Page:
More Than One Way to Skin a Graphic

Centralized, workflow-based graphics arrived on the broadcast scene in May 2003, when NBC created ArtHouse in Dallas/Ft. Worth. Based on Proximity's Artbox—a suite of content creation, management and workflow tools now owned by Apple and rolled into Final Cut Server—NBC developed an innovative and efficient way to create, distribute and broadcast graphics.

MGFX Senior Designer Phillip Mathers demonstrates template creating using Miranda's Vertigo Xstudio application."We had divergent business needs at the time," said David Steel, vice president of NBC Universal ArtWorks and the system's primary architect. "We needed to save some money and gain efficiencies, while improving the quality of our graphics, getting more animations on our air and improving the speed-to-air time for all of our graphics. It seemed counterintuitive at the time, but our solution ended up meeting all of our objectives."

Today, NBC has expanded ArtHouse into ArtWorks, covering five parts of its media business: NBC News; NBC Sports (excluding the Olympics); NBC East Coast Entertainment, which includes "Late Night with Conan O'Brien" and "Saturday Night Live;" MSNBC; CNBC; and the NBC-owned TV stations, which still are served out of the Dallas hub.

ArtWorks remains the country's largest centralized graphics system, but what was a leading-edge experiment in 2003 is becoming commonplace today.

Examples of new content generated by MGFX artists."The key driver right now for broadcast groups is return on investment," said Brian Olson, business development director of graphics and master control at Miranda Technologies in Wallingford, England. Centralized graphics "makes sense when you have four stations, and it makes a hell of a lot more sense if you have 30."

To that end, Media General has created MGFX, a centralized graphics hub that serves all of Media General's stations from Richmond, Va., based on Miranda's Xmedia Suite. Jim Doyle is general manager of Media General's MGFX operation. He helped NBC create ArtHouse in 2003.

"When we were doing that, we realized that a work-order system was central to the operation," he said. "It allows you to have an orderly system for submitting work. I ran a graphics department for years where we would take work orders scribbled on napkins or might just be delivered via a phone call, with no record. Now we have a standardized workflow that lets us track all our work."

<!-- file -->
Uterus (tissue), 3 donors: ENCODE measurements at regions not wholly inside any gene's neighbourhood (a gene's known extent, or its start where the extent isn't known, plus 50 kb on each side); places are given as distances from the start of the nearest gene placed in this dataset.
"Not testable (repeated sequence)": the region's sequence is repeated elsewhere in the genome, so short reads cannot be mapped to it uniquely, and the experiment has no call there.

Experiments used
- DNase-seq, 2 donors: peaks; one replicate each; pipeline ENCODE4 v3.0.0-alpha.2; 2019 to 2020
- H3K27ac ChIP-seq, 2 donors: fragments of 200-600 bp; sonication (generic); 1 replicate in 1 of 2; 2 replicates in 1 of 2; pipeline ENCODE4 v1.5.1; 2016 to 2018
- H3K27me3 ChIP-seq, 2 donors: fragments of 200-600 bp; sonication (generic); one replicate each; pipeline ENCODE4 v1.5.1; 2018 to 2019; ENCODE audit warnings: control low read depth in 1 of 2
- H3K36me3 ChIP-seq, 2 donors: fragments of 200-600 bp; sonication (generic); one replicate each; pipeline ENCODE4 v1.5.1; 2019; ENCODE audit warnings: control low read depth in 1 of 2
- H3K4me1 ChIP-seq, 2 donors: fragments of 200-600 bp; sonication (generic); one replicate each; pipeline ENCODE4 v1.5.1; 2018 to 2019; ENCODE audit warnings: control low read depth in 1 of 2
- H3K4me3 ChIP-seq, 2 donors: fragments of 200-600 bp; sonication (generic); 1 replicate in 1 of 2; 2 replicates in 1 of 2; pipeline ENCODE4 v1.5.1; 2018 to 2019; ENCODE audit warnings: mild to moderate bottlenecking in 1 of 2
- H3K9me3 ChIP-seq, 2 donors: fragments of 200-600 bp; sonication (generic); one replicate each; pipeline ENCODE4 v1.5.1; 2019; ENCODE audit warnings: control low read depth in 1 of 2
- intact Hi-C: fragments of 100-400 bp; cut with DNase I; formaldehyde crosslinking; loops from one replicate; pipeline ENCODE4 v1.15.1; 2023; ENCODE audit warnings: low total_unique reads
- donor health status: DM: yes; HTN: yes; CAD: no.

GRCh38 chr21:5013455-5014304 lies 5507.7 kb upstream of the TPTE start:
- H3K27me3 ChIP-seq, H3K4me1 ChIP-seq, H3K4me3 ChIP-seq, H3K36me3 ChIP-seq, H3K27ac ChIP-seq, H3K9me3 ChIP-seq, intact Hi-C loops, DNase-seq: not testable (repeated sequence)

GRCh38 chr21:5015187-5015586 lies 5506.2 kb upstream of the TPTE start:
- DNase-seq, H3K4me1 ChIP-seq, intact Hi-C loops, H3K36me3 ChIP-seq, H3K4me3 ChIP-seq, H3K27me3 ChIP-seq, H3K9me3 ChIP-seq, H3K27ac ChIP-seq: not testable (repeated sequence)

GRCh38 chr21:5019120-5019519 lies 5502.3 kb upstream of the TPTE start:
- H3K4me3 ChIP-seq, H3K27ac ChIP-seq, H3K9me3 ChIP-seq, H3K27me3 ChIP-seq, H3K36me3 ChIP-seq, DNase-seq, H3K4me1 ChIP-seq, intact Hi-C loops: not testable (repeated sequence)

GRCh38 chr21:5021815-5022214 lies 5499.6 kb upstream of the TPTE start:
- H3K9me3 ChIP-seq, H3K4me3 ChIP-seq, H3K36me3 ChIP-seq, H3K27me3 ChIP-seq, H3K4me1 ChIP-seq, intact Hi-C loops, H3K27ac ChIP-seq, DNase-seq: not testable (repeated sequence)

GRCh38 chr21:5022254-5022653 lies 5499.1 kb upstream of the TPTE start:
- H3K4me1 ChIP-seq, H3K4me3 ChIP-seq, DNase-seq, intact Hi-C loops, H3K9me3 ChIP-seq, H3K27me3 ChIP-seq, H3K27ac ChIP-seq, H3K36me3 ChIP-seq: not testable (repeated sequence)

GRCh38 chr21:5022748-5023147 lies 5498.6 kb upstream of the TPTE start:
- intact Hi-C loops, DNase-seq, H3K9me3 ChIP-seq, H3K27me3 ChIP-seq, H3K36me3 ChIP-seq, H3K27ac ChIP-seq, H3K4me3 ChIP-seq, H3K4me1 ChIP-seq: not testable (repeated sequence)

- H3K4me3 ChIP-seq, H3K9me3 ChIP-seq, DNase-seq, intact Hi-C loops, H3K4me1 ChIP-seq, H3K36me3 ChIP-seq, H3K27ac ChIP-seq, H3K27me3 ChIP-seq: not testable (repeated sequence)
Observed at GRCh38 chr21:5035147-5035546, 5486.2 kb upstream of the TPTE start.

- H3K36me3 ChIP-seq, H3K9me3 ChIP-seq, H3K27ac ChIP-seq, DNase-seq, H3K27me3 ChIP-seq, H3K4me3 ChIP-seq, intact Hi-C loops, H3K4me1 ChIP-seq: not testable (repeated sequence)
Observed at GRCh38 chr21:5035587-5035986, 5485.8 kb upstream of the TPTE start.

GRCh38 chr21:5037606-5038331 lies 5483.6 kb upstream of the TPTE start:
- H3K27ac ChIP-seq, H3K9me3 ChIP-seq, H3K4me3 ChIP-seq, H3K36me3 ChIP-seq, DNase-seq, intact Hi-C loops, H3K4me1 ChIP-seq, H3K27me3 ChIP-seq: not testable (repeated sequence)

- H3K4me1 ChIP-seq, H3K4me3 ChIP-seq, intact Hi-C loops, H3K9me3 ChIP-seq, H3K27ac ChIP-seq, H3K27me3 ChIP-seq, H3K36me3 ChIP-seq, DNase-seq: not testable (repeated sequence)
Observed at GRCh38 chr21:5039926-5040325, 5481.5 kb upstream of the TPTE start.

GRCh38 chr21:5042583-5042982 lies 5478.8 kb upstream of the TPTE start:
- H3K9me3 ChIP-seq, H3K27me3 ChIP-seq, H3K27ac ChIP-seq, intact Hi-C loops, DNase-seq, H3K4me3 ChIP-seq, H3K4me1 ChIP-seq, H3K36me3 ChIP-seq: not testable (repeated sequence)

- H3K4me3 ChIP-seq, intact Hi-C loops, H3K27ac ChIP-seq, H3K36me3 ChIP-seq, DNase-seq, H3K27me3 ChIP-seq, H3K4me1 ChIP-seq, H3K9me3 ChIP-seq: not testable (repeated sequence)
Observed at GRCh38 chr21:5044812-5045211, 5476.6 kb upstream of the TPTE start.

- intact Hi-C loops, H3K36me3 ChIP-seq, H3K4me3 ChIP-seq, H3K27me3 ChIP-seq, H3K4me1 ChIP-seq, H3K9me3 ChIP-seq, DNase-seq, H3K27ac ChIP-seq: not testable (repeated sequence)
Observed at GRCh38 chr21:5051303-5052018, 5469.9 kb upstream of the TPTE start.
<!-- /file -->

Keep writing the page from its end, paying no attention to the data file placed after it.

Media General put out a request for proposal for precisely the system they wanted to build in February 2007 and found that "Miranda had a working work-order management system in place while other vendors did not," said John Atteberry, the MGFX director of operations. Doyle was brought on to implement and run the new system in September 2007.

Miranda's work-order management system allows Media General's producers to work in a "just-in-time" environment, Doyle said.

For example, if a producer at Media General-owned WFLATV in Tampa Bay, Fla., wants to insert an image into an over-the-shoulder graphic, she inputs that request into the Miranda system. An artist fills the order, inserting the graphic into the correct template and into the broadcast's playlist for play-out. The producer gets notified the job was completed and can scan the play-out list to make sure the graphic was created correctly.

The system allows the producer to track the graphic at every step along the way, whether it's a complicated piece of art undergoing several revisions or a quick, lower-third graphic that's created and sent to air within minutes.

The Harris Inscriber Connectus system started life as a digital signage content management system. It evolved into a system that links Harris and third-party graphics projects within a given work environment.Once the order is completed, the graphic becomes permanently available in Media General's hubbed database for future use by any producer or designer in Media General's network. Miranda continued to respond to Media General's requests for customization after the deal was done. Miranda partnered with Thomson Grass Valley to develop an Xmedia interface for TGV's Ignite automated production system.